Fair Value: What Will The SEC Say?: The full effects of the Emergency Economic Stabilization Act of 2008 won’t be known for years. No other piece of legislation has ever had such an impact on the relationship between business and government - or between capital and ownership of capital. The line between shareholders and state has become quite blurry.
It might have an impact on the way that companies report their results to shareholders, too - and it won’t take years to find out. The EESA charged the SEC with conducting a study on "market-to-market accounting standards as provided in Statement Number 157 of the Financial Accounting Standards Board, as such standards are applicable to financial institutions, including depository institutions." The singling-out of the oft-demonized "Statement Number 157" gives hope to the banking lobby seeking to overturn fair value reporting.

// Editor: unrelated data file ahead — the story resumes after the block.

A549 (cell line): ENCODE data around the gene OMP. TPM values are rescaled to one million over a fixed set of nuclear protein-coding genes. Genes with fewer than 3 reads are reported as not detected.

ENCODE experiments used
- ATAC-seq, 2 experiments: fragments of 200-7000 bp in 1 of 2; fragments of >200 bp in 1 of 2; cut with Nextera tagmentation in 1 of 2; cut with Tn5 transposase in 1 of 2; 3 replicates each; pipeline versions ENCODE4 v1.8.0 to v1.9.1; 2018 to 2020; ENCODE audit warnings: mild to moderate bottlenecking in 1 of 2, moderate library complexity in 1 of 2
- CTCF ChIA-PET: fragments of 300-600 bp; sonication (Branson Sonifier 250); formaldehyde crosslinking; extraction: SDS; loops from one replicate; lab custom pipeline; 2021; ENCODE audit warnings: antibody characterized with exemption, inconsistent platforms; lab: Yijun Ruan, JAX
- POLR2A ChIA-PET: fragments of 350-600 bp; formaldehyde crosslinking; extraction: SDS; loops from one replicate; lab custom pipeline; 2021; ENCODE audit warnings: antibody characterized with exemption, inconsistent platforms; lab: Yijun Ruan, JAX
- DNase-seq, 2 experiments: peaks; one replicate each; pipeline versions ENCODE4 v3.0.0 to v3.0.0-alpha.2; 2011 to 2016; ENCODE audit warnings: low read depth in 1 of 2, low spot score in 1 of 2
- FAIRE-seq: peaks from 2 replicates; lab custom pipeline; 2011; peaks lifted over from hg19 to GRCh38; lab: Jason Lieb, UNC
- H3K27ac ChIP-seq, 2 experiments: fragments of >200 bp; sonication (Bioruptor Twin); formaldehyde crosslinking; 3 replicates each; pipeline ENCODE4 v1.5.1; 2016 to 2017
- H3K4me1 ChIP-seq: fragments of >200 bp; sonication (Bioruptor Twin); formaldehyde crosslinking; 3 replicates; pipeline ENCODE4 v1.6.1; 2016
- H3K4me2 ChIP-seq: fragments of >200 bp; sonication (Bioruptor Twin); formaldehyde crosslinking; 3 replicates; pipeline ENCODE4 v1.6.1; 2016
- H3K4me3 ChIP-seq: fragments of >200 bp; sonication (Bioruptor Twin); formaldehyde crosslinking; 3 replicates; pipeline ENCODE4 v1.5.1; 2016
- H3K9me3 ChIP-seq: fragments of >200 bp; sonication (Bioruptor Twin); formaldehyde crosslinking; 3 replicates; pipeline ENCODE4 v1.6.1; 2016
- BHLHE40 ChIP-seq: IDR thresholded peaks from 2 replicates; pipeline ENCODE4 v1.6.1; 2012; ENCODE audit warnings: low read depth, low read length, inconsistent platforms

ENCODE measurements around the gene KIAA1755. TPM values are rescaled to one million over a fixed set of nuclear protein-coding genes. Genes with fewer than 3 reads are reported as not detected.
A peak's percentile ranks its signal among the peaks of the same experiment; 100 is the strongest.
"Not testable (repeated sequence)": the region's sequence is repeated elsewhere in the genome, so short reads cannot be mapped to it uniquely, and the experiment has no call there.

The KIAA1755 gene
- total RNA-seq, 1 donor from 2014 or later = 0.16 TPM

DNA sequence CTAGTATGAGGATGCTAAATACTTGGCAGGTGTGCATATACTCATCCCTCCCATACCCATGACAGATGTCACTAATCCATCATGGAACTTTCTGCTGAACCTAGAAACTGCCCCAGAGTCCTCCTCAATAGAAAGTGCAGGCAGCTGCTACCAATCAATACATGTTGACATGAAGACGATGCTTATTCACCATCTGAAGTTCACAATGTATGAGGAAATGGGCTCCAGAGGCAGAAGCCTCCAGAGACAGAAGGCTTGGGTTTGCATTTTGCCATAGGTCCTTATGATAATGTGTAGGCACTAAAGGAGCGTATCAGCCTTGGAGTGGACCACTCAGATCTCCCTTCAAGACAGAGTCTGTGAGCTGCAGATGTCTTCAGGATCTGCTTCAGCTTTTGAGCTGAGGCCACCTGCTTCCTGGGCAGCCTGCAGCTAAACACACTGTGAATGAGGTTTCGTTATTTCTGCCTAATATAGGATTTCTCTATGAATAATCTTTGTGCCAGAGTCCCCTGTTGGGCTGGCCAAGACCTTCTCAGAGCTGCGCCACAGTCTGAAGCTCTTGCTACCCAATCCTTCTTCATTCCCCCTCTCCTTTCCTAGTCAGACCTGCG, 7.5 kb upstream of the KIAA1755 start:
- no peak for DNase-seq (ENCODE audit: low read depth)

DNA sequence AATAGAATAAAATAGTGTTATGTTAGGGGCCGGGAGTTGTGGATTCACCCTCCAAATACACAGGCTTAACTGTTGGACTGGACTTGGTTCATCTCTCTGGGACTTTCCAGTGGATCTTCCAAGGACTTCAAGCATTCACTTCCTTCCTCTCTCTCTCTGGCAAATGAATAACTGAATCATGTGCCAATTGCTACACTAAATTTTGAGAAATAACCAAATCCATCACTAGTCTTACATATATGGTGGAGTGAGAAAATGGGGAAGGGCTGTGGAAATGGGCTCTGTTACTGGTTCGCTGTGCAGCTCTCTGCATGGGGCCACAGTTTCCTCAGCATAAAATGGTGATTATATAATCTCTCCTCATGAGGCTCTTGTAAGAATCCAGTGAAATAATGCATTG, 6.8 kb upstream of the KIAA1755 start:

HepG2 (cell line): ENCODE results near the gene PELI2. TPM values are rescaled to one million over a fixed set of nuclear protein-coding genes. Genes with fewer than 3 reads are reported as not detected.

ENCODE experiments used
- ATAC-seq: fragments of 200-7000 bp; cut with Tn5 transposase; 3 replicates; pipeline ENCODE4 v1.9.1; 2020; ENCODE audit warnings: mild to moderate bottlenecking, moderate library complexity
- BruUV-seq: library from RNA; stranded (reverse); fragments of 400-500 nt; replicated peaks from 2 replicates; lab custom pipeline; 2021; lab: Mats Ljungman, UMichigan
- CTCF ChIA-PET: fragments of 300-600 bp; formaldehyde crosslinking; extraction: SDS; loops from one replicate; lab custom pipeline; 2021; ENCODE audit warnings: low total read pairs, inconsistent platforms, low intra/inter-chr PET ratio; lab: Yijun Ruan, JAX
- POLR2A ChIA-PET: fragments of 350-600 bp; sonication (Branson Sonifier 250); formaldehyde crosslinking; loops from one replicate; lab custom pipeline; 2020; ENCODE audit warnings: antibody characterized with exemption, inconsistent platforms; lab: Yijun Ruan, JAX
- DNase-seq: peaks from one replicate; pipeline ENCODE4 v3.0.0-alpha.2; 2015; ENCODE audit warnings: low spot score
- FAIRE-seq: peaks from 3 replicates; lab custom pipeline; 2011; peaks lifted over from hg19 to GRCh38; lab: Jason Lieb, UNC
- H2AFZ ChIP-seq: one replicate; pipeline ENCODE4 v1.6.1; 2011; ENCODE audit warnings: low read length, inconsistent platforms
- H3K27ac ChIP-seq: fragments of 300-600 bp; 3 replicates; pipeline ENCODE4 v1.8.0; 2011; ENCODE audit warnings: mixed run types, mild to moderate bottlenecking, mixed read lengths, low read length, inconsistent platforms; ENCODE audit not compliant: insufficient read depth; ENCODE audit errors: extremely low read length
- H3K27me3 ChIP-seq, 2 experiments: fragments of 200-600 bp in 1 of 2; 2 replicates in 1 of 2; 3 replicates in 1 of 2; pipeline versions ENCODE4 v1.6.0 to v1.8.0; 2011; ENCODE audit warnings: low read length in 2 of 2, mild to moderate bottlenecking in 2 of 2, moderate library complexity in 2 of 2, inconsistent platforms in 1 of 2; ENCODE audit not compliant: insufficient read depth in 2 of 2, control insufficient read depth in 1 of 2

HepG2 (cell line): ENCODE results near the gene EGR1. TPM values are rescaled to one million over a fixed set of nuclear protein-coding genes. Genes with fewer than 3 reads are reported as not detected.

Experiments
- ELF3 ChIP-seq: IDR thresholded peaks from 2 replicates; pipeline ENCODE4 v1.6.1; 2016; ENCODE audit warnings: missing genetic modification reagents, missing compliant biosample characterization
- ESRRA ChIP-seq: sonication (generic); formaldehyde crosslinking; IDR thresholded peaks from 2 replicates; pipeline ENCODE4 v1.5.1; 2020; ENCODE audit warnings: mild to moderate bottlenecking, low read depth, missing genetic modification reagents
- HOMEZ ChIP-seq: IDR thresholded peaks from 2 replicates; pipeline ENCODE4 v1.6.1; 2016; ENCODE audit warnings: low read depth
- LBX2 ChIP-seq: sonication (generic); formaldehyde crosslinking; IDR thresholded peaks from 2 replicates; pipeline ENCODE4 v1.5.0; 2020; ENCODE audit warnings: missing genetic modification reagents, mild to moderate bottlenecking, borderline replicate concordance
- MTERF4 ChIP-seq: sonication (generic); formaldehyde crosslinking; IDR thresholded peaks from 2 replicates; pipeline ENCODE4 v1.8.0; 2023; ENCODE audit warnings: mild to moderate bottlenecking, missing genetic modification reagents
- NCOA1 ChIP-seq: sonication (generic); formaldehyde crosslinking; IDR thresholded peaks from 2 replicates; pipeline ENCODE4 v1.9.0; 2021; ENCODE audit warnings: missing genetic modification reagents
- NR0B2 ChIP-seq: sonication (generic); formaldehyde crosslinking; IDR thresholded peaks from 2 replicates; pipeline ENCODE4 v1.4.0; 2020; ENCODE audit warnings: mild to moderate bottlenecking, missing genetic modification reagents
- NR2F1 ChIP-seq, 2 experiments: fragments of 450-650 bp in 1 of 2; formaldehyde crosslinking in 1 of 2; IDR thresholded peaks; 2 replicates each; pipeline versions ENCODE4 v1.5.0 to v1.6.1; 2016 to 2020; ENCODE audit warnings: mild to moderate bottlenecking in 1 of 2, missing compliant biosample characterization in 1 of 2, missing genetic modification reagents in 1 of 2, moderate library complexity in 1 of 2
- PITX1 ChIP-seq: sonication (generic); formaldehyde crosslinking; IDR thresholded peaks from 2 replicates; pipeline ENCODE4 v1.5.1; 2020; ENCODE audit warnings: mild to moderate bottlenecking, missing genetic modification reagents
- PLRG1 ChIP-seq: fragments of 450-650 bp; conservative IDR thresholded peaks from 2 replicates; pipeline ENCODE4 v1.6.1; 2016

Will the SEC act in the interests of shareholders and avoid any "reform" of fair value reporting? Or will it cave in to the demands of bankers who couldn’t resist their primal lending and investing urges? Politics is never a sure thing - but it’s possible to take a close look at the SEC’s responsibility under the Act and see what facts they might find as they execute their duty. How they will interpret those facts - and then act upon them - is very much an open question until January 2, when the SEC report of its findings and determinations is required to be submitted to Congress.